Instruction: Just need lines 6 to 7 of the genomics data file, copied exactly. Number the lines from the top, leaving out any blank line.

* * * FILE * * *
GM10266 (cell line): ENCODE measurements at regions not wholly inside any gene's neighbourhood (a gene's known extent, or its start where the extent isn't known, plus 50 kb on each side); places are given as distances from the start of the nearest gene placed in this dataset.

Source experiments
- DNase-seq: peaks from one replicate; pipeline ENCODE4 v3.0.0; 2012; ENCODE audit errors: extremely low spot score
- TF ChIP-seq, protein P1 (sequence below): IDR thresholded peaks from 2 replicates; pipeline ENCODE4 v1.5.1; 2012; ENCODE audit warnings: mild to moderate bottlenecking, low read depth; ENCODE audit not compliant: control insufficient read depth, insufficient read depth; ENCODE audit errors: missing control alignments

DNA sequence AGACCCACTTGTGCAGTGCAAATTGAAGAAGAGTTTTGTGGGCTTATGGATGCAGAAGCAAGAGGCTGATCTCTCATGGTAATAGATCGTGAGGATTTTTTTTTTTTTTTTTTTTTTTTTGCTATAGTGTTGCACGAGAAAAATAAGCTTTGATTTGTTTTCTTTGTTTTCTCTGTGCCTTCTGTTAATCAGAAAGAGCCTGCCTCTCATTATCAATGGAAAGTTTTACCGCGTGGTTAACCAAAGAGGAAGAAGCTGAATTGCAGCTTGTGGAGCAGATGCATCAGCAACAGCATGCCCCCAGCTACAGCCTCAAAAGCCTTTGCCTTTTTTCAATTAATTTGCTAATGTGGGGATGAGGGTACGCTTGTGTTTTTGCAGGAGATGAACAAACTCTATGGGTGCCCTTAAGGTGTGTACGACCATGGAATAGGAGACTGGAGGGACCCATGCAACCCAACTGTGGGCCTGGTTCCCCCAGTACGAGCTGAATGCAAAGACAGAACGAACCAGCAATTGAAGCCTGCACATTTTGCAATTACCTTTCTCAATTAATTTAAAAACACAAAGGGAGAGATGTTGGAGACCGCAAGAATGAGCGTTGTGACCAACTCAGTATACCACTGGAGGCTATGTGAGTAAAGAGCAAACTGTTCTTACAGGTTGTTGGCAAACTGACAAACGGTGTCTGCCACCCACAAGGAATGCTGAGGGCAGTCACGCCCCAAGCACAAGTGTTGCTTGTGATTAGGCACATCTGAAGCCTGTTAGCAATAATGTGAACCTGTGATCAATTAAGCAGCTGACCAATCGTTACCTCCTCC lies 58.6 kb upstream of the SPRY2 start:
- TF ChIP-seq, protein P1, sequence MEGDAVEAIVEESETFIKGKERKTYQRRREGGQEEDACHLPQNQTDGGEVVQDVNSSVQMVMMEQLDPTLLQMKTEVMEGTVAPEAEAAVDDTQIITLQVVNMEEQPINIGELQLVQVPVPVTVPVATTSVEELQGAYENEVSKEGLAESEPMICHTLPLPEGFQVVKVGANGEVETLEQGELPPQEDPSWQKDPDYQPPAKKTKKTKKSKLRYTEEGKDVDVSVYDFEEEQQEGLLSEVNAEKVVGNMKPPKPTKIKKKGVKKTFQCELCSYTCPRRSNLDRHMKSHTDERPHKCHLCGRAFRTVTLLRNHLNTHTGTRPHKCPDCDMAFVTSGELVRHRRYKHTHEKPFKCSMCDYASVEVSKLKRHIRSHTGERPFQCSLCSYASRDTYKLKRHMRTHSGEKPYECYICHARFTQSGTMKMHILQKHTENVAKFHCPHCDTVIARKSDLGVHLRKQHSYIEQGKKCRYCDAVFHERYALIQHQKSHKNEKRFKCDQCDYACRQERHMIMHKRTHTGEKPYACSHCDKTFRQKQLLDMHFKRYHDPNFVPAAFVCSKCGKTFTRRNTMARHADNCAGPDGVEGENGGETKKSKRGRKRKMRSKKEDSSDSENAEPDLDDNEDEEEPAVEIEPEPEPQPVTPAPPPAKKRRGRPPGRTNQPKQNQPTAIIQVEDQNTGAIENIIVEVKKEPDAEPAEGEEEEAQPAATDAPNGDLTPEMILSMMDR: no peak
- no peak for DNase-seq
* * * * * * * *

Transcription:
- TF ChIP-seq, protein P1, sequence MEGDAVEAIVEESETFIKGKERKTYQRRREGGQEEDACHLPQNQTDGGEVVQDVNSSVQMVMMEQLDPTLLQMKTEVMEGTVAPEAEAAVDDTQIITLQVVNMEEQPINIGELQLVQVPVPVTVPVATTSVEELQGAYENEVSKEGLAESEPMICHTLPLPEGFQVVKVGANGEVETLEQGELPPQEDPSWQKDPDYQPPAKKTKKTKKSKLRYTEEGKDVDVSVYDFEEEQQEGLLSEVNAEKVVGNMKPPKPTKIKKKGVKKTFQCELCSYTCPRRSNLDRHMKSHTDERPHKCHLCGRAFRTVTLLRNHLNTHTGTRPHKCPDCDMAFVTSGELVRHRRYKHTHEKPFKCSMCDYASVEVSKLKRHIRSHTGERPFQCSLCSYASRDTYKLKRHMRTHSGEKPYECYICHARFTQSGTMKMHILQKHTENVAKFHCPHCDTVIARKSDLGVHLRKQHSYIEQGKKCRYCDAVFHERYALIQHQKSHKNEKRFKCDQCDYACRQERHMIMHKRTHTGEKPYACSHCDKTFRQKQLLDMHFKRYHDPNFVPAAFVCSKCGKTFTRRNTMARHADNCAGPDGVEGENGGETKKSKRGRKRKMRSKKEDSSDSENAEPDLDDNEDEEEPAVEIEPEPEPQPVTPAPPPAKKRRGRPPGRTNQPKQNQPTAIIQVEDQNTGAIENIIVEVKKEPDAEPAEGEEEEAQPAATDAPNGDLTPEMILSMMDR: no peak
- no peak for DNase-seq